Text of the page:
Taking the word-wall beyond the wall

by Deborah J. Stewart, M.Ed. on July 16, 2012

in Language Arts, Word Wall and Beyond

In my pre-k class, our word wall isn’t your traditional word wall, it is a set of words chosen throughout the year based upon words that come up in different units we are studying, words of particular interest to the children, or words that seem to be the most meaningful to the children (like their names)…

I suppose one reason we also are selective in which words go on the word-wall, particularly in my classroom, is because we have very limited wall space for displaying words on a word-wall.  However, our word-wall is only one way we introduce and talk about words throughout the school year. For this post, however, I just want to focus on the words that we add to our word-wall and how we take them beyond the wall…

Just about every word that we add to our word-wall is emphasized in or selected from a children’s book or one of our classroom magazines that we are currently reading. For example, we read “The Cloud Book” by Tomie DePaola for the word cloud and we talked about the different kinds of clouds in our Clifford the Dog classroom magazine….

For each new word that is chosen to add to our wall, I print the word out on sentence strips for the children to keep with them during other activities that will also emphasize the word…

For almost every word we add to our word-wall, we print it and illustrate it (if possible) in our word-wall journals…

The word-wall journals are introduced into the classroom about half way through our school year as a blank book and then the Pre-K children begin adding words and illustrating those words in their journals about once a week the rest of the school year…

In our word-wall journals, the children primarily use only pencil (or colored pencils) for their drawings and to print the words. Then the children will go back and use crayons if they wish to color in their illustrations…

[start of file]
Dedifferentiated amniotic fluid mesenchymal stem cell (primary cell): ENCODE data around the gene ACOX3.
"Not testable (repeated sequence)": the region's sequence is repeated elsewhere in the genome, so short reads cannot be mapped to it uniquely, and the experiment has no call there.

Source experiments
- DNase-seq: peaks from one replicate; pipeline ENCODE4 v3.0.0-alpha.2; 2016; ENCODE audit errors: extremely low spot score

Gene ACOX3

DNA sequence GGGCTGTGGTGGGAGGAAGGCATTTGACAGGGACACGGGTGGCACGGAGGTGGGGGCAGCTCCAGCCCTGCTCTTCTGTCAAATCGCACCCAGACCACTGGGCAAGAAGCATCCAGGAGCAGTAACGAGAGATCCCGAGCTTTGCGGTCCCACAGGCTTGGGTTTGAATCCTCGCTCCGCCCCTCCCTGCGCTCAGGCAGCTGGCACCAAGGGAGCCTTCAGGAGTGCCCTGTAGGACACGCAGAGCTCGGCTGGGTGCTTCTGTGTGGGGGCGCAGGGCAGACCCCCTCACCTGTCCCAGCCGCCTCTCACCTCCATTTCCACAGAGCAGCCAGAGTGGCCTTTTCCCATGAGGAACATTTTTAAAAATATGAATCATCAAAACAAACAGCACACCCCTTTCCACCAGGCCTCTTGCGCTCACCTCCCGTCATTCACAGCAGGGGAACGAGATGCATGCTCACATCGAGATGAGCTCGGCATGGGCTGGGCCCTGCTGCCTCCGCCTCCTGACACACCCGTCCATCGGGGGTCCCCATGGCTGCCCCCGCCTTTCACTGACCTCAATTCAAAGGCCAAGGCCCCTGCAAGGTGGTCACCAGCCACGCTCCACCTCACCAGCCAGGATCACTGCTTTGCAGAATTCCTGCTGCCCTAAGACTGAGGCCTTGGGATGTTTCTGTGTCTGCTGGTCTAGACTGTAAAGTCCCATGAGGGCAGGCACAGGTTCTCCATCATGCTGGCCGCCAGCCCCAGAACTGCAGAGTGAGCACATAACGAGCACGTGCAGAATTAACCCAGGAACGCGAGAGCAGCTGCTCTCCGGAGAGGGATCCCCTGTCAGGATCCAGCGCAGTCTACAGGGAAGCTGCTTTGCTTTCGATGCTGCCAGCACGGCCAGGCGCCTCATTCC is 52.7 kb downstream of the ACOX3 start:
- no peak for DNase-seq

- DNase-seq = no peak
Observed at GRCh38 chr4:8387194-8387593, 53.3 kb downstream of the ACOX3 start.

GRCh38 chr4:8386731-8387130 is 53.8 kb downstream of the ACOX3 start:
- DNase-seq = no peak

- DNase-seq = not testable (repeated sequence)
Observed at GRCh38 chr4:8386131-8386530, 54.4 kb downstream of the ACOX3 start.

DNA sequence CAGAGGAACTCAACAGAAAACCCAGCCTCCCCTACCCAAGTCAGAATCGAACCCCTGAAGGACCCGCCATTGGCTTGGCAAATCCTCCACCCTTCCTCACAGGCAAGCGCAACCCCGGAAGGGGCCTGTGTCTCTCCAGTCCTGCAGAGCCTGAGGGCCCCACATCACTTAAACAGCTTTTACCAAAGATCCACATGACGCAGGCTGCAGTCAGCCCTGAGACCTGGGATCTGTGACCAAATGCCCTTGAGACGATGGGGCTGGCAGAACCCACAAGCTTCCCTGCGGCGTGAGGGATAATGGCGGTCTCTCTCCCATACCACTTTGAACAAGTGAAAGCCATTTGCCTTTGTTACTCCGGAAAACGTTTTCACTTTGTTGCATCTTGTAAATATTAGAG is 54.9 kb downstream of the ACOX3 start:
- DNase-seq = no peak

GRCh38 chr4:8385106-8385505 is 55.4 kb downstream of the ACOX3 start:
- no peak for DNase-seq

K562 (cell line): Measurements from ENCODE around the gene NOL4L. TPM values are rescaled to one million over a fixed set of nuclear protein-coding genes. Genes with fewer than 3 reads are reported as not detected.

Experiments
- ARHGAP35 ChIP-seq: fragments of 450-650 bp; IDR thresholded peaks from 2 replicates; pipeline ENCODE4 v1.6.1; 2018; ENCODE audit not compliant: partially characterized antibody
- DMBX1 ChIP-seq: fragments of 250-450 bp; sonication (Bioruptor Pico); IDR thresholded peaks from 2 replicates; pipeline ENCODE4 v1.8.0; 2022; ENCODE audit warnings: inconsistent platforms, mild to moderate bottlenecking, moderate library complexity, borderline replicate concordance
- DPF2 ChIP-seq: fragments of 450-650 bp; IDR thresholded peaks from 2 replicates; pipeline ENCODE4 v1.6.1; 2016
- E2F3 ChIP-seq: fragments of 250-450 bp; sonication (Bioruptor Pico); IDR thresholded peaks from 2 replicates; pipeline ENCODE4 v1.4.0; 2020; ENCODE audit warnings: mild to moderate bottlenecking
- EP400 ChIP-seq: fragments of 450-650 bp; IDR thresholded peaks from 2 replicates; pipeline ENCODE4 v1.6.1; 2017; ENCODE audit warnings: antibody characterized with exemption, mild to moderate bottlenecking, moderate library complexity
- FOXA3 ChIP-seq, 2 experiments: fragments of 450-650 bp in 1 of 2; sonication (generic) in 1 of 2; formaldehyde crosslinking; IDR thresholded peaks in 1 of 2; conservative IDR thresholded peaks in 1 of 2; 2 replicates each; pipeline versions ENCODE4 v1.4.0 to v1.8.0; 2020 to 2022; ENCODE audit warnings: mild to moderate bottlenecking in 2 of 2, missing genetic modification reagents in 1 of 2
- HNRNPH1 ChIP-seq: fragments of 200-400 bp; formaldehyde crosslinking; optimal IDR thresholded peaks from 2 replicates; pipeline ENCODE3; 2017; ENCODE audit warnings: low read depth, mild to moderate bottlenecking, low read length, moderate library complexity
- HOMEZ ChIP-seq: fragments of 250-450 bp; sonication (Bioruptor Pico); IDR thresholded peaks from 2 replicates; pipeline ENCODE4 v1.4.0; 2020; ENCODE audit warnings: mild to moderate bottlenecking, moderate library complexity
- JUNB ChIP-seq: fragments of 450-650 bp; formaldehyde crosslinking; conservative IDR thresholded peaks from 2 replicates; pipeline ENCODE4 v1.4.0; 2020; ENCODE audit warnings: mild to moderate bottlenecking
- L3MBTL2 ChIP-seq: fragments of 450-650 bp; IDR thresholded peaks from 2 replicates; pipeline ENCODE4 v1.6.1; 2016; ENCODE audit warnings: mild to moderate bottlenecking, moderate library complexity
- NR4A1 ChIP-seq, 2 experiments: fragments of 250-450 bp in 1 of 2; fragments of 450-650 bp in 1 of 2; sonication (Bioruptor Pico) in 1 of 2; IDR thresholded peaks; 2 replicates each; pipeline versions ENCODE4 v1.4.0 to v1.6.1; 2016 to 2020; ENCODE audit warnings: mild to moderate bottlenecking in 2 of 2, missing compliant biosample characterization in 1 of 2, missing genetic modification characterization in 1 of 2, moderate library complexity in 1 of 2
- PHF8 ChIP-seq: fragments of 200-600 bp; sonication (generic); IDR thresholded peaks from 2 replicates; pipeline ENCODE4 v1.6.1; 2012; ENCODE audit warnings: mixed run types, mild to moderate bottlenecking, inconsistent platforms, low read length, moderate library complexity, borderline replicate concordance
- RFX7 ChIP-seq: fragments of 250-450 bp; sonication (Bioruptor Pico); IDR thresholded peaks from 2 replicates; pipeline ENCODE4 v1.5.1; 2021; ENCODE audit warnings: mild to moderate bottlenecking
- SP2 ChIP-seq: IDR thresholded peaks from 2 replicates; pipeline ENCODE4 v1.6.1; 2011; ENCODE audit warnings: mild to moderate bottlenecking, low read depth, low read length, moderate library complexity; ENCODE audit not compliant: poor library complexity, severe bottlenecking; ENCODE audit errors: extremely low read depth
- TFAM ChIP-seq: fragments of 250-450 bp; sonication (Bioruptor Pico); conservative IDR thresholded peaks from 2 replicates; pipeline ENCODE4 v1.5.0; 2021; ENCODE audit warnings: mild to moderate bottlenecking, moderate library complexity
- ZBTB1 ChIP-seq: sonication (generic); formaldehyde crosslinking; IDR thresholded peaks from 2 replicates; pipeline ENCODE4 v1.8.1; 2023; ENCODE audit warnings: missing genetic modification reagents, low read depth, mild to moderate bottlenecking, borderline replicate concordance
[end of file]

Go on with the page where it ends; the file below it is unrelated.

While writing and drawing in the word-wall journals, I use the opportunity to talk about the words. For example, I might bring up the number of sounds (syllables) a word has or how we can connect those words to make a sentence. It all depends on what the children are ready for as we go along each week….

In addition to our classroom literature and word-wall journals, we also take the word-wall beyond the wall by bring the words into our art…

For example, our students painted carrots to emphasize the word “carrot” and they painted watermelons to emphasize the word “watermelon”…

The goal of our word-wall and beyond experiences is to create meaning and memories with these words as well as give our pre-k students the opportunity to build vocabulary, explore the printed material, and offer up opportunities for discussions about how words are used in our everyday world.  Although I do not have a formal plan for teaching my pre-k students how to read, I do find that our word-wall and beyond experiences invite an enthusiastic interest in the reading and writing process…

Oh, and I should mention that we start our word-wall off with our names and our names are always present throughout the entire school year in various places for the children to see and use anytime they would like each day…

There are many other  ways to use a word wall so keep in mind that this is not a word wall tutorial. For me, the word wall is always a work in progress but perhaps what I shared today will be a source of inspiration for you as you consider the possibilities for taking your word wall beyond the wall and into other parts of your classroom experience.

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